Politics

Here's when key states will start counting election 2020 ballots

Key Points
  • Record numbers of voters have already cast their ballots in the 2020 election cycle, whether by mail or in-person absentee.
  • The flood of early votes was widely anticipated amid the coronavirus pandemic.
  • It has raised concerns about how long it will take mail and election systems in key swing states to process and tally all the ballots being sent in.
Election volunteer Nancy Gavney verifies voter and witness signatures on absentee ballots as they are counted at the City Hall during the presidential primary election held amid the coronavirus disease (COVID-19) outbreak in Beloit, Wisconsin, April 7, 2020.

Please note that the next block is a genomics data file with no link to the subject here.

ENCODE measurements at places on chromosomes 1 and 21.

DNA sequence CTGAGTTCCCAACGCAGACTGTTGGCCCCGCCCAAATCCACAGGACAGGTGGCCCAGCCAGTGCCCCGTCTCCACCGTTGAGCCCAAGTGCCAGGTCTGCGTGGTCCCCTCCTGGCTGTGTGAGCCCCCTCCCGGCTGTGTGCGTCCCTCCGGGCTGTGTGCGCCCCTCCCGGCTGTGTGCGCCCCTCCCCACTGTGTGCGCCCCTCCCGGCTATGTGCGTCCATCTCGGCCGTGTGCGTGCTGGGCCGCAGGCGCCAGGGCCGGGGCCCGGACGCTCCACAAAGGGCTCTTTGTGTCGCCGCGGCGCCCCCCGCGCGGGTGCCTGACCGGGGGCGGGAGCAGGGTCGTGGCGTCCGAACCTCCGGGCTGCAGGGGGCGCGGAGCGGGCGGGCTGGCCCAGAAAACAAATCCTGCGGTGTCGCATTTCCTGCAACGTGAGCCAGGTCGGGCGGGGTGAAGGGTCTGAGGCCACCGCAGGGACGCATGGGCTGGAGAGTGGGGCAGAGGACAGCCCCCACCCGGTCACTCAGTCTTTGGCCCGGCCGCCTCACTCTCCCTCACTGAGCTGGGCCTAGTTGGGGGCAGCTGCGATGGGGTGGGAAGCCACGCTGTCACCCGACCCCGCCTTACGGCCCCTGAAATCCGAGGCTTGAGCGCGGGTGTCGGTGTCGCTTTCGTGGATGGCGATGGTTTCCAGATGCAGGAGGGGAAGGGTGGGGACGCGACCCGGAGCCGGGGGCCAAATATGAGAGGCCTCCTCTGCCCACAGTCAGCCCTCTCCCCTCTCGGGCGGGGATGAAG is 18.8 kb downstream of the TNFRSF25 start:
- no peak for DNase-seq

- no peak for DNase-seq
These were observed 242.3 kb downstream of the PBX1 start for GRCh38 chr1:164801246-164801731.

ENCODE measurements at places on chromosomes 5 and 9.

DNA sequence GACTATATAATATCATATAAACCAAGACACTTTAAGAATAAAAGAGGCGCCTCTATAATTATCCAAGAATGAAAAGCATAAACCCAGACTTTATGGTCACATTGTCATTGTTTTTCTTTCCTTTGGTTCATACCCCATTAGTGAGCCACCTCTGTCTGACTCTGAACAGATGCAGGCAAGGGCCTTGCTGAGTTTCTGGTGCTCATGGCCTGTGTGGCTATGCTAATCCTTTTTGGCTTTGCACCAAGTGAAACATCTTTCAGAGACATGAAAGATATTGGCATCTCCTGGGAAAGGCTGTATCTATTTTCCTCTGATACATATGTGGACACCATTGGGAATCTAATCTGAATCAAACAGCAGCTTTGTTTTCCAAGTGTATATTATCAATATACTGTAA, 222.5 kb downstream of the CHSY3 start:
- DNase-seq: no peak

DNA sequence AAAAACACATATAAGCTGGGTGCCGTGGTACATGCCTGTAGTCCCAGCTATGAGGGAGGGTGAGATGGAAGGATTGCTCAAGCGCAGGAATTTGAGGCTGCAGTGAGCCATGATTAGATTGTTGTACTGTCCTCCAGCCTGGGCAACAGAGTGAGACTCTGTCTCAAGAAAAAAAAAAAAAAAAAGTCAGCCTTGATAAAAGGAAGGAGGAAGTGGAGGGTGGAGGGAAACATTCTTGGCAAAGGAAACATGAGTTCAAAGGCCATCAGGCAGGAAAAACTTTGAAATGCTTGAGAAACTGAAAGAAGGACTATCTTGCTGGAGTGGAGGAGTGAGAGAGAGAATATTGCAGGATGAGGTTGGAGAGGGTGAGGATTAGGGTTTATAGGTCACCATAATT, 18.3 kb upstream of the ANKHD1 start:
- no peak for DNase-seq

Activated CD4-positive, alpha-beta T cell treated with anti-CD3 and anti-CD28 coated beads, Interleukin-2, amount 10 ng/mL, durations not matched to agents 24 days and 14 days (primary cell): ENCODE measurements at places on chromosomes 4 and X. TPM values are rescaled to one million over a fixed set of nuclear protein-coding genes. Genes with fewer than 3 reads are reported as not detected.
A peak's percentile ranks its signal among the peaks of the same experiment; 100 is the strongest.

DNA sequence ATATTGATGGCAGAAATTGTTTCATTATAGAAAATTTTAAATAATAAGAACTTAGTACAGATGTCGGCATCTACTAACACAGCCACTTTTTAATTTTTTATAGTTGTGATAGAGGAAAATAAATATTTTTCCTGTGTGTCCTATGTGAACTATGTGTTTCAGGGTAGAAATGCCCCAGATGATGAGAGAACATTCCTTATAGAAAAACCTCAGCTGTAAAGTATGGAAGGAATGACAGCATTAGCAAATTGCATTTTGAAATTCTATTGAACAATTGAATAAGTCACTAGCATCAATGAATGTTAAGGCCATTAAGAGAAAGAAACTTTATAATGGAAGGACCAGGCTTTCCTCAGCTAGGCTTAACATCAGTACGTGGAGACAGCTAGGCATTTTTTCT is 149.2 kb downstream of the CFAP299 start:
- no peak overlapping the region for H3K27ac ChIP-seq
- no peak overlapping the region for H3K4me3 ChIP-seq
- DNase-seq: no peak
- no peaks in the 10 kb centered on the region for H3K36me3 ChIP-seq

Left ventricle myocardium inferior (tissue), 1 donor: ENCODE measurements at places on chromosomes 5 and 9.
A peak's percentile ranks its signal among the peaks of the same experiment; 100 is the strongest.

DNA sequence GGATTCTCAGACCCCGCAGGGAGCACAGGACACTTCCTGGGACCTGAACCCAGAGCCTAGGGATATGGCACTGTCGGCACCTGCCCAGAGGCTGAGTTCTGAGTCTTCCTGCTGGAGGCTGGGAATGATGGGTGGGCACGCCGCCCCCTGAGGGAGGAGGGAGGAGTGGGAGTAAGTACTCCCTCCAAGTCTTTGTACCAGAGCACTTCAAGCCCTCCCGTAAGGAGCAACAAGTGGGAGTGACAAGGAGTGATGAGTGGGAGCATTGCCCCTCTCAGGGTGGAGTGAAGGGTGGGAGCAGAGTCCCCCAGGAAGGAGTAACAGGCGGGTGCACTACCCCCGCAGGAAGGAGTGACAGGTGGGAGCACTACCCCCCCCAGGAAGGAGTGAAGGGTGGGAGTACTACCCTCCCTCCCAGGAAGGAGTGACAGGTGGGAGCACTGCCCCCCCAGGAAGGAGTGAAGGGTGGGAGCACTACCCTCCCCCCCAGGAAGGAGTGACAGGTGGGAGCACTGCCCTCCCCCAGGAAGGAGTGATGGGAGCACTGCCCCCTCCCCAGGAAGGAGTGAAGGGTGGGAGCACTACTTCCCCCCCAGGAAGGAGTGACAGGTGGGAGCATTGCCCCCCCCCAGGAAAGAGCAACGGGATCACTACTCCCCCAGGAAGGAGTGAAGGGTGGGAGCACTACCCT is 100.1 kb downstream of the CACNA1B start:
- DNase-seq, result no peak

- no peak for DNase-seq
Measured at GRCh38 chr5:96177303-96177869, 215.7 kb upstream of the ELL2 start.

Daniel Acker | Reuters

Record numbers of voters have already cast their ballots in the 2020 election cycle, whether by mail or in-person absentee.

The flood of early votes — which was widely anticipated amid the coronavirus pandemic — has raised concerns about how long it will take mail and election systems in key states to process and tally all the ballots being sent in.

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In most states, ballot processing precedes ballot counting. Processing can involve steps such as verifying signatures or checking photocopies of identification documents, depending on the state. In some states, processing may include scanning ballots, but not tabulating them until counting can begin.

States that start processing votes earlier may be able to avoid ballot-counting backlog, which could delay final results for days after next Tuesday's election. But some states don't start processing votes until Election Day, including the all-important battlegrounds of Pennsylvania and Wisconsin.